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What If There Had Been No Covid Coup?

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In discussions about the military and national security coup during the Covid pandemic, people often ask me: would it really have been so different if the NIH and CDC had remained in charge of the pandemic response? What if the Department of Defense, Department of Homeland Security, and the National Security Council had never taken over

Wouldn’t the public health agencies have done basically the same things?

It is absolutely essential that everyone understand the answers to these questions. They impact not just our awareness of what happened during Covid, but also our assessment of how to handle all viral outbreaks in the future.

In this article, I will describe how the response to the pandemic would have proceeded if normal public health guidelines had been followed, not just in the US but around the world, without interference from national security authorities or covert biowarfare experts

Public health guidelines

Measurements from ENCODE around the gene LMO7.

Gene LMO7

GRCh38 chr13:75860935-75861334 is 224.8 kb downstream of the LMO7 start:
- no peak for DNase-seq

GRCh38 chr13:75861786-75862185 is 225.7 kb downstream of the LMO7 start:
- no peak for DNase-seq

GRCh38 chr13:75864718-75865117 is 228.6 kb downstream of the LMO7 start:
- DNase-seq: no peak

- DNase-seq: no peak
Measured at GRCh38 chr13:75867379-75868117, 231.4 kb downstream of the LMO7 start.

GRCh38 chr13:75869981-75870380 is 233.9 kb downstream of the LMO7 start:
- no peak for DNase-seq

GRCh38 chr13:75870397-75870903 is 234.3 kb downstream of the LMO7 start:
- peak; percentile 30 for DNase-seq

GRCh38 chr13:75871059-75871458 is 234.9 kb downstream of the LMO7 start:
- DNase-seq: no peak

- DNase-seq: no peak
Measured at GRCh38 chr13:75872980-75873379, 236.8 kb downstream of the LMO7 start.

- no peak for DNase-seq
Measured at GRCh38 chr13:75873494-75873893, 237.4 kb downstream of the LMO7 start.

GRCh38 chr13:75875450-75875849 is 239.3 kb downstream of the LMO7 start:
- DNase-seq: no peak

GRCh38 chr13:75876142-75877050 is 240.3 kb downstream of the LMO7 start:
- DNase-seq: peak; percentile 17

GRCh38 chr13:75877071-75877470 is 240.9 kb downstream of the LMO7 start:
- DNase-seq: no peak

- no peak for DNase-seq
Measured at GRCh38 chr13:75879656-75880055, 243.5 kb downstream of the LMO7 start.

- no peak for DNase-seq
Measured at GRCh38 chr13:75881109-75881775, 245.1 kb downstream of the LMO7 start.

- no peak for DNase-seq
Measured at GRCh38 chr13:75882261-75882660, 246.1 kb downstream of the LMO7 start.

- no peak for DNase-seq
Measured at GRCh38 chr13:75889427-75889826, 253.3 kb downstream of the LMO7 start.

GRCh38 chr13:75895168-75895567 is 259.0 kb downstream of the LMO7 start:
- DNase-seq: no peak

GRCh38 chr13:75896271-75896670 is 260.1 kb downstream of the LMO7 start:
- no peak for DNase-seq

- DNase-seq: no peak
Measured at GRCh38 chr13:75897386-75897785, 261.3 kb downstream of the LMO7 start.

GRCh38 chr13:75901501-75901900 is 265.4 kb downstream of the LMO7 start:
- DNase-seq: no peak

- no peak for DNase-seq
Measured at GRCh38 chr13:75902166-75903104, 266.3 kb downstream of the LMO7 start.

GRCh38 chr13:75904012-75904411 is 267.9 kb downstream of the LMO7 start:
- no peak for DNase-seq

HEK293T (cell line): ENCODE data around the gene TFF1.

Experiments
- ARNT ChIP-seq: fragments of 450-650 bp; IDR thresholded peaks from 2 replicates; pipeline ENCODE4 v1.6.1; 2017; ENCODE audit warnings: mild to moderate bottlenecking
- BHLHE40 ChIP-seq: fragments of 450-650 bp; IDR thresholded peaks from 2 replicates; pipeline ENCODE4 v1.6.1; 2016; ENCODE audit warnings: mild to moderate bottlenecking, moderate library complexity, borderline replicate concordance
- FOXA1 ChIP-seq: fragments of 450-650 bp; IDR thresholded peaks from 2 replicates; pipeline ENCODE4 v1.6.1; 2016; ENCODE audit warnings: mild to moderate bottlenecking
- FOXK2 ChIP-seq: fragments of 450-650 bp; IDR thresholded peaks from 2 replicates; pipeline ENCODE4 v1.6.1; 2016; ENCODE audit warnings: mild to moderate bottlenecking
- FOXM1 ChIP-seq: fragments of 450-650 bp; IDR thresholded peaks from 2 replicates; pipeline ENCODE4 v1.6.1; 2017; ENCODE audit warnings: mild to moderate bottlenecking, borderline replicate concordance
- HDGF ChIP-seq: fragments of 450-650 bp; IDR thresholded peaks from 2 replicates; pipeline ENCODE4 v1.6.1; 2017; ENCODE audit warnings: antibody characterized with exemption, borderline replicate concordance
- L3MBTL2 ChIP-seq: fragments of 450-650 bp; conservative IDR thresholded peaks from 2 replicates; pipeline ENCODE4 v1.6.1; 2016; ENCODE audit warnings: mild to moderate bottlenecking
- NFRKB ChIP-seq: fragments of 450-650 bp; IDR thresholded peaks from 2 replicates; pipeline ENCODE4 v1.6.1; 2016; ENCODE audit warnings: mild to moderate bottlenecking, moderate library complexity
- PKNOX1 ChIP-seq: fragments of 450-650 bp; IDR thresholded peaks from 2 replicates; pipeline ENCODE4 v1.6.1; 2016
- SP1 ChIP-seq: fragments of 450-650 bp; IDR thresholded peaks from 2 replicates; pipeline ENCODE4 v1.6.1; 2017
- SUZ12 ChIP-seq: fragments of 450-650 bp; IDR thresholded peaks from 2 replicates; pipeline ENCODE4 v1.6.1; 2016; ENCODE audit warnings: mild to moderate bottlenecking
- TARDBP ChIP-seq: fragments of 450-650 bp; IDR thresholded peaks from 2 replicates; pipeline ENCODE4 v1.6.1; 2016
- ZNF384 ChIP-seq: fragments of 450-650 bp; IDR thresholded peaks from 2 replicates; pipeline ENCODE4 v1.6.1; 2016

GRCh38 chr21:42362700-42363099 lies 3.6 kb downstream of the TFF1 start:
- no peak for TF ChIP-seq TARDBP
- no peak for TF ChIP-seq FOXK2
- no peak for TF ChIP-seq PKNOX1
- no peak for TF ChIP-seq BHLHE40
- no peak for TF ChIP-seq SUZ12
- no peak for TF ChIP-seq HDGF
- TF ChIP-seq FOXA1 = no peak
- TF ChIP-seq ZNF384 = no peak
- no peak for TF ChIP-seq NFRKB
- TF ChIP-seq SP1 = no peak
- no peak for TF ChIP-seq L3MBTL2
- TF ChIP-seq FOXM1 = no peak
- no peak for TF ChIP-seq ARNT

Before Covid, the guidelines for dealing with a new outbreak of a flu-like virus were clear:

  • avoid panic, 
  • search for cheap, widely available early treatments that may reduce the risk of serious illness,
  • plan to increase healthcare capacity if necessary, 
  • help local and state medical personnel to identify and treat cases if and when the virus causes serious illness, 
  • and keep society functioning as normally as possible. 

This was the approach used in all previous epidemics and pandemics. The guidelines are detailed in the planning documents of the WHO, HHS, and EU countries.

When the military and national security agencies took over the response, these guidelines were replaced by a biowarfare paradigm: Quarantine until vaccine. In other words, keep everyone locked down while rapidly developing medical countermeasures. This is a response intended to counter biowarfare and bioterrorism attacks. It is not a public health response and is, in fact, in direct conflict with the scientific and ethical underpinnings of established public health principles.

Had we adhered to the public health protocols that were initially followed in the early months of 2020, life in the United States and around the world would have looked like life in Sweden during the pandemic, with even less panic: no masks, no school closures, no lockdowns, very low excess deaths.